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The Temptations are an American vocal group from Detroit, Michigan, who released a series of successful singles and albums with Motown Records during the 1960s and 1970s. The group's work with producer Norman Whitfield, beginning with the Top 10 hit single "Cloud Nine" in October 1968, pioneered psychedelic soul, and was significant in the evolution of R&B and soul music. The band members are known for their choreography, distinct harmonies, and dress style. Having sold tens of millions of albums, the Temptations are among the most successful groups in popular music.
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Featuring five male vocalists and dancers (save for brief periods with fewer or more members), the group formed in 1960 in Detroit under the name the Elgins. The founding members came from two rival Detroit vocal groups: Otis Williams, Elbridge "Al" Bryant, and Melvin Franklin of Otis Williams & the Distants, and Eddie Kendricks and Paul Williams of the Primes. In 1964, Bryant was replaced by David Ruffin, who was the lead vocalist on a number of the group's biggest hits, including "My Girl" (1964), "Ain't Too Proud to Beg" (1966), and "I Wish It Would Rain" (1967). Ruffin was replaced in 1968 by Dennis Edwards, with whom the group continued to record hit records such as "Cloud Nine" (1968), "I Can't Get Next to You" (1969), and "Ball of Confusion (That's What the World Is Today)" (1970). The group's lineup has changed frequently since the departures of Kendricks and Paul Williams from the act in 1971. Later members of the group have included singers such as Richard Street, Damon Harris, Ron Tyson, and Ali-Ollie Woodson, with whom the group scored a late-period hit in 1984 with "Treat Her Like a Lady" and in 1987 with the theme song for the children's movement program Kids in Motion.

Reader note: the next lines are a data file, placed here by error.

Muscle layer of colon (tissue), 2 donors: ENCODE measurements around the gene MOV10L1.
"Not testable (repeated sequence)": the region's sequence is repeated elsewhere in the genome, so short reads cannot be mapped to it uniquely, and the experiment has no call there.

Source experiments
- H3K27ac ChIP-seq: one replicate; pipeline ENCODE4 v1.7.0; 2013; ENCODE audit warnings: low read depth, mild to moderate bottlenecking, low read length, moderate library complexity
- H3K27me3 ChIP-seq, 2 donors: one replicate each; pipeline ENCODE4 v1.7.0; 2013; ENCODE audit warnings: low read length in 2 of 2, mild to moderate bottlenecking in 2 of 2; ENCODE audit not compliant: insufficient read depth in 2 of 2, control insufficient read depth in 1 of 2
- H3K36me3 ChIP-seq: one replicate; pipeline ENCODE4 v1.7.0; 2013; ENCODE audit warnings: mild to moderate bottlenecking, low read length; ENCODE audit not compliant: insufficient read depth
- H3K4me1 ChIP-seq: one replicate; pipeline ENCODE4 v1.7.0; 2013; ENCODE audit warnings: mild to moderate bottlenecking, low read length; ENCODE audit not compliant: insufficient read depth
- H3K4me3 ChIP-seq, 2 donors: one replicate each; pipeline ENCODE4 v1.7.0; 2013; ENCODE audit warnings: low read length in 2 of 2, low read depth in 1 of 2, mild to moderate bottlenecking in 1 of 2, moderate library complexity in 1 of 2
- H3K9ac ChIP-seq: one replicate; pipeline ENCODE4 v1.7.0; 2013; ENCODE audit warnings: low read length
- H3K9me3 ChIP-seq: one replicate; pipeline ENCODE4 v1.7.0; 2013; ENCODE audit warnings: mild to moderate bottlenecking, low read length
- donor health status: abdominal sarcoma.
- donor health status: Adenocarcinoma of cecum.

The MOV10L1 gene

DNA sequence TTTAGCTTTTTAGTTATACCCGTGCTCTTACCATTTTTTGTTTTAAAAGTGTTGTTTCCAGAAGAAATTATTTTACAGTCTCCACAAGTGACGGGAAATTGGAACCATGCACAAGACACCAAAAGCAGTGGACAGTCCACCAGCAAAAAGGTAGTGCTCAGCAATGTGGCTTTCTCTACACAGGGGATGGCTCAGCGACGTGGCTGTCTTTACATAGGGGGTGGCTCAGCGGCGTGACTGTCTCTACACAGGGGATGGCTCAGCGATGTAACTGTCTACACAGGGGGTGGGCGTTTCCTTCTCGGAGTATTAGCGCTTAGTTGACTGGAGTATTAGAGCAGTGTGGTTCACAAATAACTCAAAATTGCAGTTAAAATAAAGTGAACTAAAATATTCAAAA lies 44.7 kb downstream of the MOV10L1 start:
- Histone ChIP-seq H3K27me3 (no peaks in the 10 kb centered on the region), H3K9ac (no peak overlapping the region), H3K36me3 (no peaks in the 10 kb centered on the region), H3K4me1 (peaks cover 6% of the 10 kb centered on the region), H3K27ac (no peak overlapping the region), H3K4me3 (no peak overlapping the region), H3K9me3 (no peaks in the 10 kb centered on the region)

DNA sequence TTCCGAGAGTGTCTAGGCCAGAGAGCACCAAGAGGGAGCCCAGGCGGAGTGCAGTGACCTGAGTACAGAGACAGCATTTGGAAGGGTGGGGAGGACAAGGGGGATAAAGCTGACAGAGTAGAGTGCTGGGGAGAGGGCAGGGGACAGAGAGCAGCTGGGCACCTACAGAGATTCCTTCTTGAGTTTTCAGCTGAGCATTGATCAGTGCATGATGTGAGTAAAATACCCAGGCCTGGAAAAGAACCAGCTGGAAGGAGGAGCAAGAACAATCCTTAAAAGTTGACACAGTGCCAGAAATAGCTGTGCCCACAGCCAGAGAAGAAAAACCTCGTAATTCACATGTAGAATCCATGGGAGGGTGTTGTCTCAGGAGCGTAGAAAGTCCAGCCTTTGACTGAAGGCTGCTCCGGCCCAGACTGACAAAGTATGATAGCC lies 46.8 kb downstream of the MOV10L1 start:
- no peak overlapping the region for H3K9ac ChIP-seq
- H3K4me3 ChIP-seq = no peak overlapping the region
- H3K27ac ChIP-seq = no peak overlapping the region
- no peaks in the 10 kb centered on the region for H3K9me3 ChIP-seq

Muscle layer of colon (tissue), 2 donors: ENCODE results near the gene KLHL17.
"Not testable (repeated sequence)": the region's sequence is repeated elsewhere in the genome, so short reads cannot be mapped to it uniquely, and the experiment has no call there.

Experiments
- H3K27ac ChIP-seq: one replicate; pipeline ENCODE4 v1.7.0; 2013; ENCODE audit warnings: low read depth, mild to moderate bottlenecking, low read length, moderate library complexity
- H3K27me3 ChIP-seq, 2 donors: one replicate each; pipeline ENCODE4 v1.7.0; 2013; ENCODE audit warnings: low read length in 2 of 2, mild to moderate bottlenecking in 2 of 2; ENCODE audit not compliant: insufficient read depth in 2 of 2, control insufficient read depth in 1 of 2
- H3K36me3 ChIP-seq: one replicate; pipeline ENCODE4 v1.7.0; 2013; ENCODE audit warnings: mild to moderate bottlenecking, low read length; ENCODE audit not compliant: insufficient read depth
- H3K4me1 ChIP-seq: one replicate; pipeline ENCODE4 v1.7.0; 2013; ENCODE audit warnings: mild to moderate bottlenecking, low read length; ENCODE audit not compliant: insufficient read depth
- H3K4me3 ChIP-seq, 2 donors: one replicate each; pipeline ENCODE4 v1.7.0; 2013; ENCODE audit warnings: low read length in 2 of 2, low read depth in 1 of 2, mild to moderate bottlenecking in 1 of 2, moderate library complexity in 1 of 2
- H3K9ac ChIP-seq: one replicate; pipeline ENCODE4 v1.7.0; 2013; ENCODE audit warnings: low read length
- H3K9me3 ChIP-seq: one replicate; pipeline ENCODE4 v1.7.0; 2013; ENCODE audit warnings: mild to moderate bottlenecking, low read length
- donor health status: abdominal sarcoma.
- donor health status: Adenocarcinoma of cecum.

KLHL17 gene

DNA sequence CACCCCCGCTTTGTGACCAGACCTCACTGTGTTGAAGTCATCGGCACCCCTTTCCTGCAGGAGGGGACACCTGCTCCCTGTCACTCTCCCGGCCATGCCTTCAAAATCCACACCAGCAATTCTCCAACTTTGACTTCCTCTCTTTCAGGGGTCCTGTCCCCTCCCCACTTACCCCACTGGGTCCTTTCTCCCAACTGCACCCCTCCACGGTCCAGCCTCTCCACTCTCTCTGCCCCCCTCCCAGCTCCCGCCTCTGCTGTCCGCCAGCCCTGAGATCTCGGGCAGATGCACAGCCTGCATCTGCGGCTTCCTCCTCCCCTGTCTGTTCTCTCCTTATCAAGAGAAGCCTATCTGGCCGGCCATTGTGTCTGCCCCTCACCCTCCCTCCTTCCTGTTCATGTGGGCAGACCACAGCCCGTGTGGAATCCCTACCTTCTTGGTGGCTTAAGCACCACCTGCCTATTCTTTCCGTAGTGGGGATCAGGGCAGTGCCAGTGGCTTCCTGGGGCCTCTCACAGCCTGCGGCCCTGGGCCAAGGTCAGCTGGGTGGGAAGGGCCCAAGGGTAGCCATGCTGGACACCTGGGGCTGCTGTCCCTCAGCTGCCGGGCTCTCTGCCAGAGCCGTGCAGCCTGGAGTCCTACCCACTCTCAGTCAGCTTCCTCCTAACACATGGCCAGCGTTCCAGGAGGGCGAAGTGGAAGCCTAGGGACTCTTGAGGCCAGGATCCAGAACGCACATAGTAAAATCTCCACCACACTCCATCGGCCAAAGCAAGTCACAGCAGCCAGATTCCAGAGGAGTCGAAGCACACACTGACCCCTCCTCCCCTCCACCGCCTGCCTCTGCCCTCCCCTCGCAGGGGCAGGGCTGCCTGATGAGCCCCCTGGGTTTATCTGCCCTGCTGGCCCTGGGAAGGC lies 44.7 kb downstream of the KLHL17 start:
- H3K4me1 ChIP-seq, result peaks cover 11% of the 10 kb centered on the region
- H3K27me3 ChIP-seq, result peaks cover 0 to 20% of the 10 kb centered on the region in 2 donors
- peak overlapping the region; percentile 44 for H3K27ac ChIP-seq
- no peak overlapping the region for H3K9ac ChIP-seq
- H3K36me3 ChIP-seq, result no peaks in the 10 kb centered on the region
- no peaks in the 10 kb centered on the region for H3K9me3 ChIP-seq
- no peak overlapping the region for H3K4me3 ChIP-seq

The group recorded two Northern singles including "Come On" (1959) and "Alright" (1960). Between these releases, Albert "Mooch" Harrell replaced Pee-Wee Crawford. "Come On" became a local hit, and the Warwick Records label picked the record up for national distribution. Following the release of "Alright", Matthews appointed Williams the group leader, and the group's name was changed to Otis Williams & The Distants. During this period, both the Primes and Distants were influenced by other vocal groups including the Miracles. Other inspirations included the Cadillacs, Frankie Lymon & the Teenagers, the Drifters, and the Isley Brothers. Though "Come On" was a local hit in the Detroit area, the Distants never saw much record sales, and "Alright" was not as successful. After receiving an offer from Berry Gordy to sign with Motown Records, the Distants got out of their contract with Northern Records. However, Mooch Harrell and Richard Street shortly departed from the group and the remaining members lost use of the Distants name. Richard Street later formed another Distants group who recorded for the Thelma label in the early 1960s.